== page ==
AlfalfaAlfalfa when used as an additive in pet feeds is typically advertised as being one of the most nutritionally complete food additives. Click here for a full definition of this products use in pet food. (Medicago sativa) is a perennial flowering plant of the pea family cultivated as an important forage crop in the US, Canada, Argentina, France, Australia, the Middle East, South Africa, and many other countries. Alfalfa when used as an additive in pet feeds is typically advertised as being one of the most nutritionally complete food additives. The green leaves of the alfalfa plant are an excellent source of digestible soluble fiber and chlorophyll. Alfalfa is also an excellent source of protein and a rich source of minerals such as calcium, magnesium, potassium, manganese, phosphorus, iron, and zincZinc is an essential mineral believed to possess antioxidant properties, which may protect against accelerated aging of the skin and muscles of the body; studies differ as to its effectiveness. In pet foods is considered important in helping to support healthy skin, hair and mucous membranes. Zinc also helps speed up the healing process after an injury. It has antioxidant properties and is also beneficial to the body's immune system. Zinc also helps stimulate the action of more than 100 enzymes, and helps to stimulate the sense of smell, synthesize DNA and RNA, and promotes normal growth and development.. It also contains the entire spectrum of known vitamins including Vitamin A (Beta Carotene), Vitamin B1, Vitamin B2, Niacin, Biotin, Choline, Vitamin D2, Vitamin D3, Pantothenic acid, Folic Acid, Vitamin C, Vitamin E (Tocopherols), and Vitamin K.


On the negative side it is thought to be a contributor to bloat in susceptible breeds, like soybean products and brewer’s yeast, Alfalfa is considered a gas-producing food.


It is also added to foods in the form of a concentrate known as alfalfa protein concentrate (APC) and will typically appear on the label as “alfalfa concentrate”. The concentrated form consists of complex of protein (45-60 %), minerals (Ca, Fe, Mg), and vitamins (A, D, E, K). APC is extracted from Alfalfa by placing the bulk plant in a press to create a juice from which the proteins associated with carotenoid and chlorophyll pigments are separated by heat treatment and centrifugation and thereafter dried at a sufficiently low temperature. The final product is granulated after adding ascorbic acid and stored in inert gas or in cold storage. Alfalfa protein concentrate is currently marketed as animal feed.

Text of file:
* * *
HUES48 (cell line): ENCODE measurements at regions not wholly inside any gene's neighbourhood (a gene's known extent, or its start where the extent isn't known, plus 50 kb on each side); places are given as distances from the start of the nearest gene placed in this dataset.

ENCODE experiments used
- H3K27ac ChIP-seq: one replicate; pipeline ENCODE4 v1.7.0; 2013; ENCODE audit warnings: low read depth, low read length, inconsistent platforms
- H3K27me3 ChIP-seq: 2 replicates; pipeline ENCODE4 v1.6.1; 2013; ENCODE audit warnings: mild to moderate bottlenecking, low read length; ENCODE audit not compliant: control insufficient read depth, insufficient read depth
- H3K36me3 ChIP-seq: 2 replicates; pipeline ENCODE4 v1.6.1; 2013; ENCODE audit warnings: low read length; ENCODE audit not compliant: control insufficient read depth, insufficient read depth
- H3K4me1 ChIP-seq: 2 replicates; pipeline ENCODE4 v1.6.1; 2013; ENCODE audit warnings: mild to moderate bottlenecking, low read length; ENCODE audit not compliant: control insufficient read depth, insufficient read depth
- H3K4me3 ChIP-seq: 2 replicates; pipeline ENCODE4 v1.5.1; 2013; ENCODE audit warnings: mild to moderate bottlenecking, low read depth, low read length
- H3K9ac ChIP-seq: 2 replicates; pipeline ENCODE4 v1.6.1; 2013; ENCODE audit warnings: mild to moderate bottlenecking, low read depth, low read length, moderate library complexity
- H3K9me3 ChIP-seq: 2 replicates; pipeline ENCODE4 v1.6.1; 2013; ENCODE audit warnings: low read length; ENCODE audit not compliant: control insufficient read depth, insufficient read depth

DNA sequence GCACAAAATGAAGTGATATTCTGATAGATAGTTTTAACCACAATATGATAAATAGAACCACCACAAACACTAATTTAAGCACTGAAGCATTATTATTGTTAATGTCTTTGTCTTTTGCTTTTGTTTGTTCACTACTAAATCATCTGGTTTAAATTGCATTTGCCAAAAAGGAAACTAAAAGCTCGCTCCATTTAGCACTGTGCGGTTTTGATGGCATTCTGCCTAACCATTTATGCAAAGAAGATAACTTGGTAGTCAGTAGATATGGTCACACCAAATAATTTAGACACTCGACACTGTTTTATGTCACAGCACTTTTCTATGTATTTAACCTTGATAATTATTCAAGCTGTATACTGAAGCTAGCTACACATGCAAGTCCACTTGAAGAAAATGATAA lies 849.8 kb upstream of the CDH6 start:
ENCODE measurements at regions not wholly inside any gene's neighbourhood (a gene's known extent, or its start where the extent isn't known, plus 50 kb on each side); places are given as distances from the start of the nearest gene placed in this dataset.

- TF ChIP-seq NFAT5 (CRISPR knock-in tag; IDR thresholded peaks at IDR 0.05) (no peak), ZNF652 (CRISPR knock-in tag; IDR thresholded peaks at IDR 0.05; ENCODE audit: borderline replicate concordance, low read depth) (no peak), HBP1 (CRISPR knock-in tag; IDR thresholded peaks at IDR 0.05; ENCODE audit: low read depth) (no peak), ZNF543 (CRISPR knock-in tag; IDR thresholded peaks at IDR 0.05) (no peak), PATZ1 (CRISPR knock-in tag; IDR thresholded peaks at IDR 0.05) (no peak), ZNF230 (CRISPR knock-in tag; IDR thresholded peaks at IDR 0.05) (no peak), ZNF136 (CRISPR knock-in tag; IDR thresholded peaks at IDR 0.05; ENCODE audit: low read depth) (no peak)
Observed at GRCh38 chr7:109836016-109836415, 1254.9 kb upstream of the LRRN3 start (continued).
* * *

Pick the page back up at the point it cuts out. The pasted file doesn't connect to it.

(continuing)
Ingestion of products containing APC has been shown to cause slight allergic manifestations in animals to peanuts. Additionally Alfalfa extracts contain phytoestrogens (coumestrol and isoflavones) that are known to disturb the reproduction cycle of females. The total isoflavone (daidzein, genistein, glycitein) content of APC is 255 mg/kg, which is similar to the level of total isoflavonoids present in soy products.


The AAFCO (Association of American Feed Control Officials) defines Alfalfa Meal as: “ the aerial portion [the above ground portion of a plant or all those parts that which can be seen directly with the eye- those that lie in air. It consist of stem, leaves, flowers and fruit and seeds.] of the alfalfa plant, reasonably free from other crop plants, weeds and mold, which has been sun cured and finely ground. “


Although alfalfa meal is high in plant protein (18%) and fiber (25%), this hay-family item is more often found in horse feed than dog food. Additionally some articles report an increased incidence of bloat in dogs fed a diet that included beet pulp or alfalfa meal as the fiber source.


Alfalfa Sprouts are the tiniest stems of plants emerging from wet seeds and are added to pet foods for their nutritional value as well as they are marketed as an additive that helps to satisfy a pets need to graze (or eat grass)